Many people who endured COVID-19 are experiencing lingering health issues. Some long-term symptoms include loss of taste or smell, decreased appetite, fatigue and weight loss, which can diminish overall nutrition.
Some individuals also suffer from weight loss, muscle wasting and cachexia (weakness and wasting of the body due to chronic illness). This is multifactorial, resulting from the significant inflammatory reaction during acute illness, poor intake due to loss of appetite and taste, in addition to physical inactivity.
Although more prevalent in patients who were hospitalized with the acute COVID-19 illness, individuals with mild disease endure similar challenges. The recovery should therefore include interventions that focus on nutrition and physical rehabilitation.
“Food is our primary source of vitamins, minerals and nutrients. If you’re malnourished or not consuming the appropriate types of foods, it’s going to be a lot harder for your body to fully recover and replenish everything it lost during the infection, especially when we’re seeing long-term issues. Your body has increased nutritional needs not only during the infection, but during recovery as well.” said Emily Monfiletto, senior registered dietitian with Baylor Medicine Stratos Integrated Health.
Get creative in the kitchen
Lingering loss of taste is one of the most common long-haul symptoms after infection. Monfiletto suggests using different marinades, spices and herbs to make food palatable and less bland. Focus on foods with a lot of flavor to increase the taste.
Eat meals and snacks throughout the day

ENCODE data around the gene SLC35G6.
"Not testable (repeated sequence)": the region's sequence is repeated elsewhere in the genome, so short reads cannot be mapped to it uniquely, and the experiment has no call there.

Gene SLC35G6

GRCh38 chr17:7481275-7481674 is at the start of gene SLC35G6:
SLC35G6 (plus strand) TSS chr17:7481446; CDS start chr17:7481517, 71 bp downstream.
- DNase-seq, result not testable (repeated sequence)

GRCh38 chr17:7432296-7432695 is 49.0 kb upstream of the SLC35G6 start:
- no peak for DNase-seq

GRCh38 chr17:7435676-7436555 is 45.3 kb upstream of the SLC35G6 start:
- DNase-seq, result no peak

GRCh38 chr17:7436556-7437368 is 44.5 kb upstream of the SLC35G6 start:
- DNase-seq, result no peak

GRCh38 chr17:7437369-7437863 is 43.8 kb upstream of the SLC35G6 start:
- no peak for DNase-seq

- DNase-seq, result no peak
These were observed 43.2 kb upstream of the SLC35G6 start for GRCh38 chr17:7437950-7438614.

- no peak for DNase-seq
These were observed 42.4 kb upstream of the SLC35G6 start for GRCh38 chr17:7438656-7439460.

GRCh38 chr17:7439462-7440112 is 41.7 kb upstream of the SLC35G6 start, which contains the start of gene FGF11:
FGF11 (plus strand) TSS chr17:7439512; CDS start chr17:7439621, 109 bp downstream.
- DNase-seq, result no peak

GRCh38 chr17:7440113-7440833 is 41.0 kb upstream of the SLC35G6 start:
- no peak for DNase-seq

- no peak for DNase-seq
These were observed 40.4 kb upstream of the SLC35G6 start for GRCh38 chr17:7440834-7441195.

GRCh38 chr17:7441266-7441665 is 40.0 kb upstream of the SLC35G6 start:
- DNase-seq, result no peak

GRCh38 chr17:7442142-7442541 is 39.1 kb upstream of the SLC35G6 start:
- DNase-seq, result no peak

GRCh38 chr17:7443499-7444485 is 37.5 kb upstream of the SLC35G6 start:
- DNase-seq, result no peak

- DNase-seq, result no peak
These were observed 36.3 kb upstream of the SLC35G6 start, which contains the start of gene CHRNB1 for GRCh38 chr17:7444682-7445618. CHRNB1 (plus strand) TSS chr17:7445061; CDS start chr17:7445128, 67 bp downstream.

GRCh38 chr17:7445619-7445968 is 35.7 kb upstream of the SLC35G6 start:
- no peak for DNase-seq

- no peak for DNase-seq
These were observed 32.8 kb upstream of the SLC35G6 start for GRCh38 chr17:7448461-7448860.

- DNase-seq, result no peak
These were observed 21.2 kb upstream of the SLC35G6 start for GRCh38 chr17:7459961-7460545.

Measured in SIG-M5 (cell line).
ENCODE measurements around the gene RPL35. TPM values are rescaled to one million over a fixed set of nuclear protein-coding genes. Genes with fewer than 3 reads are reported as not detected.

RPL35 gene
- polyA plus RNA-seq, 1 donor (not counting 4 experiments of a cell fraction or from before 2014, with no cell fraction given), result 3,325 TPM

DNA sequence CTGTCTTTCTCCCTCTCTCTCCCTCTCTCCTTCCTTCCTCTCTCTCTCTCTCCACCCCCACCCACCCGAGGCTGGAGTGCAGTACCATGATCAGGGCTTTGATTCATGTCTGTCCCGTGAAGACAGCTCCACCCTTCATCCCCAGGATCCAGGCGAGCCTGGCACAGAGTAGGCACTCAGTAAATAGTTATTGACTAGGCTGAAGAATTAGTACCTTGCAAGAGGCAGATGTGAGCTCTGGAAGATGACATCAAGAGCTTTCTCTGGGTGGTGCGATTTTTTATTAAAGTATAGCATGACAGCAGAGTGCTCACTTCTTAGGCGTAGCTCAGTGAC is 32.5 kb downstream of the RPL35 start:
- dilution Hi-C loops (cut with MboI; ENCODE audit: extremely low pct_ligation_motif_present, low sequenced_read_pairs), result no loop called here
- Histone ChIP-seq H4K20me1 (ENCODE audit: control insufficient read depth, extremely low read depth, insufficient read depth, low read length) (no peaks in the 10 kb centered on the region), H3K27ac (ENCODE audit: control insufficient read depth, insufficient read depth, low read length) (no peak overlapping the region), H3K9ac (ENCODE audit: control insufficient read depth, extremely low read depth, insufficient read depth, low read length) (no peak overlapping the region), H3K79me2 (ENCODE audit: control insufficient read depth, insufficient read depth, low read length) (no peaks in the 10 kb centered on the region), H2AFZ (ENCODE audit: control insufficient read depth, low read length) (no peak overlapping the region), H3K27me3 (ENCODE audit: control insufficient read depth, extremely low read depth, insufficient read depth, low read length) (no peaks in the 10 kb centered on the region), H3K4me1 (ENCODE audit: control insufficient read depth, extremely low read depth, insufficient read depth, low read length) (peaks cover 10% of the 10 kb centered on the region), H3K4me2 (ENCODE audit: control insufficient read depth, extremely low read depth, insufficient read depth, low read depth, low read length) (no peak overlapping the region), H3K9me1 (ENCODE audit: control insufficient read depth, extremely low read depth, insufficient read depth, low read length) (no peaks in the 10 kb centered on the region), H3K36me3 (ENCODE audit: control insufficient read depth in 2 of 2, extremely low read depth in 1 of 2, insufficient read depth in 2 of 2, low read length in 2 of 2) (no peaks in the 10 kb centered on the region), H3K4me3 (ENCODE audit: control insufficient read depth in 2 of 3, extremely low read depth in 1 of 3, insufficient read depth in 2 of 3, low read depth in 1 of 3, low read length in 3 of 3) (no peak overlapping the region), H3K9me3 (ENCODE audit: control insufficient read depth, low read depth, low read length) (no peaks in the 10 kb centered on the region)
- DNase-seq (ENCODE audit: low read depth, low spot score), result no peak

If you experience decreased appetite, it is crucial to consume calories, vitamins and minerals. Stray away from eating bigger meals and focus on smaller, more frequent meals or snacks throughout the day. Try eating every two or three hours to give your body a source of calories and nutrition. Monfiletto suggests eating nutrient and energy-dense foods, with an emphasis on protein, if you have lost weight or lack appetite.
“Protein is essential in the recovery process. Pair that with something that is high in vitamins, minerals and nutrients, like fruits and vegetables. Make sure to eat the protein first at meals, especially if you are struggling to finish what is on your plate.”
Snacks to consume throughout the day may include:
- Apples with peanut butter
- A piece of fruit with nuts or a trail mix
- Greek or Icelandic yogurts
- Smoothies with fruits, vegetables and a protein source, such as a high-protein yogurt or nut butter
- Nutritional supplement drink
You can also enjoy a regular meal, such as chicken, rice and broccoli, and have it in smaller portions. With less of a desire to eat, have two or three ounces of chicken instead of five or six, with a little bit of broccoli and a spoonful of rice.
“You will need more protein for recovery. Put more focus on protein sources to make sure you not only get enough, but also space it out as best as you can throughout the day,” Monfiletto said.
Smaller, more frequent meals will also help with blood sugar control, giving you more consistent energy levels. When we go long periods of time without eating, this can cause low energy levels and exacerbate feelings of fatigue.
Lack of appetite makes eating food less desirable. Make food into drinkable form, such as smoothies with milk, to continue replenishing nutrients and to help maintain hydration. Hydration is key for recovery, so make sure to consume water or other beverages every hour throughout the day.
“Try not to make anything too overwhelming to consume, but still try to consume foods from all different food groups and balance it out as you can throughout the day. The variety of vitamins, minerals and nutrients we consume will play a role in recovery,” Monfiletto said.
The Post COVID Care Clinic at Baylor treats patients for long-haul symptoms and side effects of COVID-19. If you are interested in visiting the clinic, call 713-798-2400 to make an appointment.
-By Homa Shalchi